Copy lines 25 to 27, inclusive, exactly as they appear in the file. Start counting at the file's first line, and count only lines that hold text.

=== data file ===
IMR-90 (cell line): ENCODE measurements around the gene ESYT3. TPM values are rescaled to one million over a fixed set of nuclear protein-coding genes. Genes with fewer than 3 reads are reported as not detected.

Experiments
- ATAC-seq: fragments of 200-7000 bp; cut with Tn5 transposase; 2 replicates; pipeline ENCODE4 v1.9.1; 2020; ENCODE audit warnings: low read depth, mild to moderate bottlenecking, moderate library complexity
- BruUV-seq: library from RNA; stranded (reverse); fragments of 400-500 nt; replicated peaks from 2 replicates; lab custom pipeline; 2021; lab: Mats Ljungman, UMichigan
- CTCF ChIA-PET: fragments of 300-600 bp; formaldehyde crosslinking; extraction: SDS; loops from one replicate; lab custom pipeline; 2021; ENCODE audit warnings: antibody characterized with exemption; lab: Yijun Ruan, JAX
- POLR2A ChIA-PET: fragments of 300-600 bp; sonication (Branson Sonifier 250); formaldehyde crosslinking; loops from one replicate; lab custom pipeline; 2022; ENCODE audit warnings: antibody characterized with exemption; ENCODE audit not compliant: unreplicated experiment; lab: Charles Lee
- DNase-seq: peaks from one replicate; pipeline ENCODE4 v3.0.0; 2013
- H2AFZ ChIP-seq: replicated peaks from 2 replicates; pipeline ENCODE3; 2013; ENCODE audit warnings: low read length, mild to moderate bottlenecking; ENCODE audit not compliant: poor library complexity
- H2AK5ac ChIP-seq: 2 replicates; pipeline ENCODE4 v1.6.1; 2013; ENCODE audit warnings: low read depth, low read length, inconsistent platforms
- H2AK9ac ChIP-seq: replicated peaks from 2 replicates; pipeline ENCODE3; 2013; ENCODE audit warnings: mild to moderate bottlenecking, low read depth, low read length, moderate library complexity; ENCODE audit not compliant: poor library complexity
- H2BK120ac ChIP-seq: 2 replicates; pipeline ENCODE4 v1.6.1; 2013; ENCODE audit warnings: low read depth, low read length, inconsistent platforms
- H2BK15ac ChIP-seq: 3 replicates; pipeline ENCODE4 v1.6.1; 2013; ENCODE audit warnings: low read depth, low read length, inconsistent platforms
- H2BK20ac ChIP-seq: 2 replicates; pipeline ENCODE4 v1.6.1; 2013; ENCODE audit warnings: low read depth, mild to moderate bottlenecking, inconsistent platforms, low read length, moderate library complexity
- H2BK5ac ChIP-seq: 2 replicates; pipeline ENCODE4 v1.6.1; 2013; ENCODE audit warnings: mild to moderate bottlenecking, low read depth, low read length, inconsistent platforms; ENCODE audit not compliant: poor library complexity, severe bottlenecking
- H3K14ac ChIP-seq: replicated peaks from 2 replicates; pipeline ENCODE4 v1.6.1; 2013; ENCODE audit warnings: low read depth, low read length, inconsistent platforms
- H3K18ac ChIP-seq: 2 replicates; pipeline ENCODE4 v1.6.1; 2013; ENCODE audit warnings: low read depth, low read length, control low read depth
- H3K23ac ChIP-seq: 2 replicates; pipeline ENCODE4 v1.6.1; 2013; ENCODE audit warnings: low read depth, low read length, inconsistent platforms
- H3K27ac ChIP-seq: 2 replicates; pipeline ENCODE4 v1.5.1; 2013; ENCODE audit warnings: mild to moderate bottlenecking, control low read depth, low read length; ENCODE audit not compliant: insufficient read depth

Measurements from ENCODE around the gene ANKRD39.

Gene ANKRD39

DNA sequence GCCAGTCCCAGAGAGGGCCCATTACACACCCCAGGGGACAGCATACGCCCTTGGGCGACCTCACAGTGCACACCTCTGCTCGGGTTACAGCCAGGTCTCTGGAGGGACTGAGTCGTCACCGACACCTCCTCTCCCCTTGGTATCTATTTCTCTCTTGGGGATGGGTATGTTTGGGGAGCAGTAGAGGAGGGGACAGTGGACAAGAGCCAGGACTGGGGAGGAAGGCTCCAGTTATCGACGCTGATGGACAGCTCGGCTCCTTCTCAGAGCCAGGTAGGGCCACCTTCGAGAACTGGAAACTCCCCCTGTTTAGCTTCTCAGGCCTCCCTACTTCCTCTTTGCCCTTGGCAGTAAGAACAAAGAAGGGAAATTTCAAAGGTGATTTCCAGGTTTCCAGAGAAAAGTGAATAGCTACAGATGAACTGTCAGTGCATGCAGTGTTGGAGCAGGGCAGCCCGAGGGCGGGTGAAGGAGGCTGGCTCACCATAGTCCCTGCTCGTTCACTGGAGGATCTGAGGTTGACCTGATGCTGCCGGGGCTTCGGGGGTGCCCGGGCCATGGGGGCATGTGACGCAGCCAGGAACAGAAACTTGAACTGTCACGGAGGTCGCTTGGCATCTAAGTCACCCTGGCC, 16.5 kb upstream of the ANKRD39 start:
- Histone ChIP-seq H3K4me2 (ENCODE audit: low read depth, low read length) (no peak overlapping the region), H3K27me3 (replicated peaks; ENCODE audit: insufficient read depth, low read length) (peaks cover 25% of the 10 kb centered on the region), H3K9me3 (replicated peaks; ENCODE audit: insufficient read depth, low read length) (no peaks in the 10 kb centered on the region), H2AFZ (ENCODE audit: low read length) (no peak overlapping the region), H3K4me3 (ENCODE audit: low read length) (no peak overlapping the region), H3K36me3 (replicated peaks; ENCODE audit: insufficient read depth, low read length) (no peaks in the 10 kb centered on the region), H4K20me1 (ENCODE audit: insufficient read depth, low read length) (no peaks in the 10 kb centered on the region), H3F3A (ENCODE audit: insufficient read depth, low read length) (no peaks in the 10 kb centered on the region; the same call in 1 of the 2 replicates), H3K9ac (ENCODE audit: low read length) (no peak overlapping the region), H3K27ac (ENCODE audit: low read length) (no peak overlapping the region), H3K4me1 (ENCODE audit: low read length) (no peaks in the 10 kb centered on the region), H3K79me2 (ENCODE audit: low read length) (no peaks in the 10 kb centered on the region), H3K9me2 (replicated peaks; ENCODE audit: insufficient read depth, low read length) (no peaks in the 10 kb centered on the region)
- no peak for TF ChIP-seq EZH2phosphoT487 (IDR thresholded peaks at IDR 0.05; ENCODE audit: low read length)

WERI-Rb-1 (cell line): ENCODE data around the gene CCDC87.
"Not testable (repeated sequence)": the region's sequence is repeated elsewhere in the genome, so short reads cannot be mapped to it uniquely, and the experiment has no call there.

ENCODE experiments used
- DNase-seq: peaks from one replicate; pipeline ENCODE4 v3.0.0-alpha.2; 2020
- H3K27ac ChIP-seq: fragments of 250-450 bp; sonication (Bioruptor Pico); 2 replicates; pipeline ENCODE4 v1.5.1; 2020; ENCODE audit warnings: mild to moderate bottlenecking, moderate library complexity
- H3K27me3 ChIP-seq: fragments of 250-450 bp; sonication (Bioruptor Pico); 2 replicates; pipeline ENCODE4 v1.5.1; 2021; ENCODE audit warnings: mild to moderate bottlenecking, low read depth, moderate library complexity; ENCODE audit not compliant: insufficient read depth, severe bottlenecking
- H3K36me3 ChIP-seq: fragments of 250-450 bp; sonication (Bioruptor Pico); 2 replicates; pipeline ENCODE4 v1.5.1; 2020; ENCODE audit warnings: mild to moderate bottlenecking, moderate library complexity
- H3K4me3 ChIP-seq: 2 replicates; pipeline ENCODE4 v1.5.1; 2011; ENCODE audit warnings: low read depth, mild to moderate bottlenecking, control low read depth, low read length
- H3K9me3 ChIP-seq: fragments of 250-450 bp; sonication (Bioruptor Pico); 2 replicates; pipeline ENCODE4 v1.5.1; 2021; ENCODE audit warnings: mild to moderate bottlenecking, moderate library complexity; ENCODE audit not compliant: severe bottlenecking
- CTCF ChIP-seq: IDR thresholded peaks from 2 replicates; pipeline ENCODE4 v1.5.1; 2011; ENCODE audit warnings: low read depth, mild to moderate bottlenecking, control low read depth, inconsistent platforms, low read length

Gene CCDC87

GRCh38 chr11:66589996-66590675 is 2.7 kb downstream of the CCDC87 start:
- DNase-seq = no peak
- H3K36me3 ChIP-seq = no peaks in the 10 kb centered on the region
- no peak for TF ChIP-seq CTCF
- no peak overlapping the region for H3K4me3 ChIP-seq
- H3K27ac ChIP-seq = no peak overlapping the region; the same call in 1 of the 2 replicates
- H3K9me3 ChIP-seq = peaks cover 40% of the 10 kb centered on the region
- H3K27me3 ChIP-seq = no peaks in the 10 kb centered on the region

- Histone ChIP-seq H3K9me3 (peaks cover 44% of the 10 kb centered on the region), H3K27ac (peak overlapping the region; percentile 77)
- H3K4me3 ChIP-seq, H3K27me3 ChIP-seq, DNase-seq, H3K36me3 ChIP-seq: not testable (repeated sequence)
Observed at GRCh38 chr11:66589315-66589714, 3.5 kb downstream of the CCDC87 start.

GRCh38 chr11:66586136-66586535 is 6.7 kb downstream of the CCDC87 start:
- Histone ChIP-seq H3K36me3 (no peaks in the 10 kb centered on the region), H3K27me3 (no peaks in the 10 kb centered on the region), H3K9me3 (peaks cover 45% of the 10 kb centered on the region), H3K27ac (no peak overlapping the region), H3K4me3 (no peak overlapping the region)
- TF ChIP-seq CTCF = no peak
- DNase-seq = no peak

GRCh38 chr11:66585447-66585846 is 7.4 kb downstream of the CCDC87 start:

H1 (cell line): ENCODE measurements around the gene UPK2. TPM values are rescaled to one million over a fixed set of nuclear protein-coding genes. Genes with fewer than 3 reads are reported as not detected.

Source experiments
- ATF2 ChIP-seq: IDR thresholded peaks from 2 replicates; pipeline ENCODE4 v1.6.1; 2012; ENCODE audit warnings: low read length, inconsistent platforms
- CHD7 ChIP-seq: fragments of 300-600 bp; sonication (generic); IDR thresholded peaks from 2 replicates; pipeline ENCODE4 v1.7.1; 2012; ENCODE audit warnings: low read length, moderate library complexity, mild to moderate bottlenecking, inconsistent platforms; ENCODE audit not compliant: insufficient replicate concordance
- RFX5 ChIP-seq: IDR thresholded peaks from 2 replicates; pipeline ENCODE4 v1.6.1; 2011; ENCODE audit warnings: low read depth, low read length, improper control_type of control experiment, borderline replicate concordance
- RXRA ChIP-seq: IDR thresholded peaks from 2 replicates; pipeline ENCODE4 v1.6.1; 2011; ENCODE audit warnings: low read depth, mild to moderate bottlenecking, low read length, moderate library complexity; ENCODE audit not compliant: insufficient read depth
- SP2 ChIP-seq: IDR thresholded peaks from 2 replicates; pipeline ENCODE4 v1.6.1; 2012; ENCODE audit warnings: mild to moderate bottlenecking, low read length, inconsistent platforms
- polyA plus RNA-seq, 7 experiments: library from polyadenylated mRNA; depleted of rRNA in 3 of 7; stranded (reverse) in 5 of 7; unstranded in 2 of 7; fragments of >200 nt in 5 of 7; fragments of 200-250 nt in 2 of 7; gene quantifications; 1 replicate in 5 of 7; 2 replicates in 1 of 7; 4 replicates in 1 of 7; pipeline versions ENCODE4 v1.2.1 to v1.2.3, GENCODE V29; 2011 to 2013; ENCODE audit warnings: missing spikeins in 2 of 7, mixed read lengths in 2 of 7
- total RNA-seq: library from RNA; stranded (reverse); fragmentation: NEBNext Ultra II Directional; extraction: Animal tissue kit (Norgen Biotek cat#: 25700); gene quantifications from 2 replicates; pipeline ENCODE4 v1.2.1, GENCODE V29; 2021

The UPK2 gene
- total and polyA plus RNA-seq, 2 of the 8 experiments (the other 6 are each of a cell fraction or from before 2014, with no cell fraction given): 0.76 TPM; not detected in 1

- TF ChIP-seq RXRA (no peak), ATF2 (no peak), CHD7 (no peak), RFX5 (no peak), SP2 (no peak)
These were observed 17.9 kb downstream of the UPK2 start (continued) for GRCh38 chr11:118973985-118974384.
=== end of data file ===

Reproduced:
"Not testable (repeated sequence)": the region's sequence is repeated elsewhere in the genome, so short reads cannot be mapped to it uniquely, and the experiment has no call there.

ENCODE experiments used
- DNase-seq: peaks from one replicate; pipeline ENCODE4 v3.0.0-alpha.2; 2020